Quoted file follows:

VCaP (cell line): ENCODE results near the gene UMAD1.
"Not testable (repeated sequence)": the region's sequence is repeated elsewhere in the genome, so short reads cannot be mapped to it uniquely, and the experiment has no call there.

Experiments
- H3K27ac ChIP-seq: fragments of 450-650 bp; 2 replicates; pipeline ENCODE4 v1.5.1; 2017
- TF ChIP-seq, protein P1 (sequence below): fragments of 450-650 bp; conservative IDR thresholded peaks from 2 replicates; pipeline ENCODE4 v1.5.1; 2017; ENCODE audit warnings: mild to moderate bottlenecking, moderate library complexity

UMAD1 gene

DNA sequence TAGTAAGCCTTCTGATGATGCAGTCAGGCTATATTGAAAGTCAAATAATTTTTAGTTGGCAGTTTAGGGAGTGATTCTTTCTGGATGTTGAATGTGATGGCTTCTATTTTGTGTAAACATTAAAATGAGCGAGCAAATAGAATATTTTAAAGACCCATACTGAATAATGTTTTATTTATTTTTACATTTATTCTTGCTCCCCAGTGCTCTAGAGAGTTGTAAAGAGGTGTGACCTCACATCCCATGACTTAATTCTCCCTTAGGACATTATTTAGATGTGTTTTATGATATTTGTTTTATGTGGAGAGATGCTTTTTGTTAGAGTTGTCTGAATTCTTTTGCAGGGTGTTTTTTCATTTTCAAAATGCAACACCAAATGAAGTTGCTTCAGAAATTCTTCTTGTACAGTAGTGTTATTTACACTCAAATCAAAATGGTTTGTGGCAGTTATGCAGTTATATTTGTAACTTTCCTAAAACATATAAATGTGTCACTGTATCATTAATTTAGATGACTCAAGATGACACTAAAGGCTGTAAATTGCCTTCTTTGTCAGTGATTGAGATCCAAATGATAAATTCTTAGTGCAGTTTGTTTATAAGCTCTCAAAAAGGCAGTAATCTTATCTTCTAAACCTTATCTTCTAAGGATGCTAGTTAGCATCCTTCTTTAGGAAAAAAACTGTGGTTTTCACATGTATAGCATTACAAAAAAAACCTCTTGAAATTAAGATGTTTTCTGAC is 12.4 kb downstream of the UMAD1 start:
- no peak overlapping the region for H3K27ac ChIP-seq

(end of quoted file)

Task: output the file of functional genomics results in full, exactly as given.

VCaP (cell line): ENCODE results near the gene UMAD1.
"Not testable (repeated sequence)": the region's sequence is repeated elsewhere in the genome, so short reads cannot be mapped to it uniquely, and the experiment has no call there.

Experiments
- H3K27ac ChIP-seq: fragments of 450-650 bp; 2 replicates; pipeline ENCODE4 v1.5.1; 2017
- TF ChIP-seq, protein P1 (sequence below): fragments of 450-650 bp; conservative IDR thresholded peaks from 2 replicates; pipeline ENCODE4 v1.5.1; 2017; ENCODE audit warnings: mild to moderate bottlenecking, moderate library complexity

UMAD1 gene

DNA sequence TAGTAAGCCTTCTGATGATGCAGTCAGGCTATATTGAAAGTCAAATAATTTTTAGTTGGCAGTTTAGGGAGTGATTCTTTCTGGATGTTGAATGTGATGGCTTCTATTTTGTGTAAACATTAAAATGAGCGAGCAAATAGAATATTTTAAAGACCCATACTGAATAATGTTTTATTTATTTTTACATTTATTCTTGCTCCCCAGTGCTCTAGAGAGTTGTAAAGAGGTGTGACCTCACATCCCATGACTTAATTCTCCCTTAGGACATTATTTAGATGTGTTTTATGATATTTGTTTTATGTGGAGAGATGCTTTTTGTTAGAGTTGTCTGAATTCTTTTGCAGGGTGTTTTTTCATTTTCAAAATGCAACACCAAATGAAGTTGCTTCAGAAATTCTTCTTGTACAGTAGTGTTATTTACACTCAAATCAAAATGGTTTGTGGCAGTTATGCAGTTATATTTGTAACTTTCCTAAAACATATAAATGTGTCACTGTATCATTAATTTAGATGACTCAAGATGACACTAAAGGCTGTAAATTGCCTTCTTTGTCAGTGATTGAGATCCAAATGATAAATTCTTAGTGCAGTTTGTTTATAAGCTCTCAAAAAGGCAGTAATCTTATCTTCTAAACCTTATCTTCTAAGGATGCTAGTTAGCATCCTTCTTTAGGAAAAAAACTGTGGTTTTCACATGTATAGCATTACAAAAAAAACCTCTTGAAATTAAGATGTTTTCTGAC is 12.4 kb downstream of the UMAD1 start:
- no peak overlapping the region for H3K27ac ChIP-seq